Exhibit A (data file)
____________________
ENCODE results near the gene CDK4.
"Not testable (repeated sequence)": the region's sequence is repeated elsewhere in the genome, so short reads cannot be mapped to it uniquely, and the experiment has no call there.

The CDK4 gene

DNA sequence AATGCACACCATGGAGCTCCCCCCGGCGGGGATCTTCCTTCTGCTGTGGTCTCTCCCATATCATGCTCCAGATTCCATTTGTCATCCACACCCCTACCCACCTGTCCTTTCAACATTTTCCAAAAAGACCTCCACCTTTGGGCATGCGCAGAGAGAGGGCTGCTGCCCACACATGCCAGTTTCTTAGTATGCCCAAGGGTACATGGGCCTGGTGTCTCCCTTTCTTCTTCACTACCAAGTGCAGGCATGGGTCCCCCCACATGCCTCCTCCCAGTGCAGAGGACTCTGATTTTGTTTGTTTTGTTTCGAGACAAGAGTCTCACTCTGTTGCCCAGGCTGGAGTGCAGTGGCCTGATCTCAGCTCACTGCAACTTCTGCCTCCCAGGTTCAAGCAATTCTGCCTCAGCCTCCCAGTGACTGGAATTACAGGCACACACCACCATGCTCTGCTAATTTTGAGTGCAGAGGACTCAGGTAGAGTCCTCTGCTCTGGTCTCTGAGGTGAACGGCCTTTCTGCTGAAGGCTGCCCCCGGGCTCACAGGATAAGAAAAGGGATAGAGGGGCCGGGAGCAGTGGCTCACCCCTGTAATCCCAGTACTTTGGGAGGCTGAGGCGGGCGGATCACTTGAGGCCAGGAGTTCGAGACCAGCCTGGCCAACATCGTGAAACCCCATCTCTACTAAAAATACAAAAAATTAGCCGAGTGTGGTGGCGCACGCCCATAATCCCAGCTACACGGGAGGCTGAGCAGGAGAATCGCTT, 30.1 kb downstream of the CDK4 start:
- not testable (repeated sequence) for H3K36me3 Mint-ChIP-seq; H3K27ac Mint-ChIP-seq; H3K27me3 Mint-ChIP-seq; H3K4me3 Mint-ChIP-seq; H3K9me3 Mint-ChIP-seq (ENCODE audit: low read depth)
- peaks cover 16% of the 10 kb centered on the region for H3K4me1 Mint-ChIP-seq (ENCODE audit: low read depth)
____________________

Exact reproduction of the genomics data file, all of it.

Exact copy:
ENCODE results near the gene CDK4.
"Not testable (repeated sequence)": the region's sequence is repeated elsewhere in the genome, so short reads cannot be mapped to it uniquely, and the experiment has no call there.

The CDK4 gene

DNA sequence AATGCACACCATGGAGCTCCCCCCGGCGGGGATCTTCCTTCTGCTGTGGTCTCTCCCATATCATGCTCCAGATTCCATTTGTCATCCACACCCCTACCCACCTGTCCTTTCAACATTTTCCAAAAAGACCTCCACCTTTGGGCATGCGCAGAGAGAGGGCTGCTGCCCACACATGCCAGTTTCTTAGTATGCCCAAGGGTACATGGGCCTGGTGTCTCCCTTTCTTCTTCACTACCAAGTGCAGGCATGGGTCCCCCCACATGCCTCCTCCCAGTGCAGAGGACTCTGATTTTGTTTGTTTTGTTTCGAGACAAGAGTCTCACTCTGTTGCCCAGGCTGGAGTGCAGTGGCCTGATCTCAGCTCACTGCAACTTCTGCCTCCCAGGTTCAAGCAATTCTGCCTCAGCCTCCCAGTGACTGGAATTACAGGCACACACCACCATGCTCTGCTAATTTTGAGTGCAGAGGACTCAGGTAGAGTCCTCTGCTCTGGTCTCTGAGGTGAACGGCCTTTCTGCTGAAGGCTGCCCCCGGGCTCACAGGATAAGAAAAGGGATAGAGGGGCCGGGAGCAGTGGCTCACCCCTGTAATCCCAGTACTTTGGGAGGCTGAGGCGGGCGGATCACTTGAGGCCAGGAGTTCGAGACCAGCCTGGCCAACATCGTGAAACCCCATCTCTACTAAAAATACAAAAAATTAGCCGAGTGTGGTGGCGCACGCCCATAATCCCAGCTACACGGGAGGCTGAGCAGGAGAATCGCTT, 30.1 kb downstream of the CDK4 start:
- not testable (repeated sequence) for H3K36me3 Mint-ChIP-seq; H3K27ac Mint-ChIP-seq; H3K27me3 Mint-ChIP-seq; H3K4me3 Mint-ChIP-seq; H3K9me3 Mint-ChIP-seq (ENCODE audit: low read depth)
- peaks cover 16% of the 10 kb centered on the region for H3K4me1 Mint-ChIP-seq (ENCODE audit: low read depth)